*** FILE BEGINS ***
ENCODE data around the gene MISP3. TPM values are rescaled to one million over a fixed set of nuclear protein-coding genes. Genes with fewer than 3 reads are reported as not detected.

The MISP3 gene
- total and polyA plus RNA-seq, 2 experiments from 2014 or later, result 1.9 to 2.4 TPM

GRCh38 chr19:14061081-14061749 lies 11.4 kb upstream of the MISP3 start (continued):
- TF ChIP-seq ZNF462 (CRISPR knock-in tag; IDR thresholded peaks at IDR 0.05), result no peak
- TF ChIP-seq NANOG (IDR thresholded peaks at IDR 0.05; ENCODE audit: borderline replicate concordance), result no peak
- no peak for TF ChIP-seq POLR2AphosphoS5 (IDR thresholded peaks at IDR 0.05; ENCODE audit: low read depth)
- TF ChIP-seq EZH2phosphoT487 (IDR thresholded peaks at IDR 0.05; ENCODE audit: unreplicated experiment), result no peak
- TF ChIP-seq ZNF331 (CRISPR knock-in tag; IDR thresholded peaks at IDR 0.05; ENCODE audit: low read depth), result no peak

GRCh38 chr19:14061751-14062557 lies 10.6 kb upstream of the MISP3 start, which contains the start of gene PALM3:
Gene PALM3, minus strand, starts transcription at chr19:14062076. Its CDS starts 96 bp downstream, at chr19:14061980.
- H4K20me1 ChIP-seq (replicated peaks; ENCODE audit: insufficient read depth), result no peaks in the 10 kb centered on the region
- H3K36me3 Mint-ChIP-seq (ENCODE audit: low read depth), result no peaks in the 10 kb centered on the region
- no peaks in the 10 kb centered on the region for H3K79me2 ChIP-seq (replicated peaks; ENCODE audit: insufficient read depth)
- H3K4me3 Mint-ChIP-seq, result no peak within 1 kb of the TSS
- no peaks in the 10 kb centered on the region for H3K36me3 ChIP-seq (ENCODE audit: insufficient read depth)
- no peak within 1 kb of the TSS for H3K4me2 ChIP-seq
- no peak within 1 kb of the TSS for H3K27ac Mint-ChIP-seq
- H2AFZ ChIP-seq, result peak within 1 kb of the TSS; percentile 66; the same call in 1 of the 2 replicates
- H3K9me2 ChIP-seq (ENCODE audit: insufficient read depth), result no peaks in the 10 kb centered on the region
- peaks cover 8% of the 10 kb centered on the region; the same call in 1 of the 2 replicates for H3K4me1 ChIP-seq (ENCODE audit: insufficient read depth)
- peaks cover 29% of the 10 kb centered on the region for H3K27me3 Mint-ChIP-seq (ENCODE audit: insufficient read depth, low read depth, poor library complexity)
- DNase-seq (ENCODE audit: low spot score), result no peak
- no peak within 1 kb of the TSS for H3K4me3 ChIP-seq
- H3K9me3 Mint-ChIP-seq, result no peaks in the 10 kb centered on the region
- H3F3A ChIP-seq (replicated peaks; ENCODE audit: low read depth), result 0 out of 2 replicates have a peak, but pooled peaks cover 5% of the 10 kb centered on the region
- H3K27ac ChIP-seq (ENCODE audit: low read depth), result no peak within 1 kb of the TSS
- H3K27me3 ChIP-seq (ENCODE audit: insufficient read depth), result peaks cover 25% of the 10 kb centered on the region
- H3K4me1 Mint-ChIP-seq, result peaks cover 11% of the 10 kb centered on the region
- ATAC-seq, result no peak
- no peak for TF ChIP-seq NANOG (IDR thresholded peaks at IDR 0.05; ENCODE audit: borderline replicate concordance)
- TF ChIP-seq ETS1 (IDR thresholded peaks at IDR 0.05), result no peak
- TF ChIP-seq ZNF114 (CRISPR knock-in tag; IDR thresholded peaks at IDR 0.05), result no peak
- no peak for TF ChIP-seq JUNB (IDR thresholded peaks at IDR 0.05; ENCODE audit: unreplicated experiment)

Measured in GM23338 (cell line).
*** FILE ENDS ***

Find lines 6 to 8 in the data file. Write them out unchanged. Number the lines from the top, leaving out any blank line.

- TF ChIP-seq NANOG (IDR thresholded peaks at IDR 0.05; ENCODE audit: borderline replicate concordance), result no peak
- no peak for TF ChIP-seq POLR2AphosphoS5 (IDR thresholded peaks at IDR 0.05; ENCODE audit: low read depth)
- TF ChIP-seq EZH2phosphoT487 (IDR thresholded peaks at IDR 0.05; ENCODE audit: unreplicated experiment), result no peak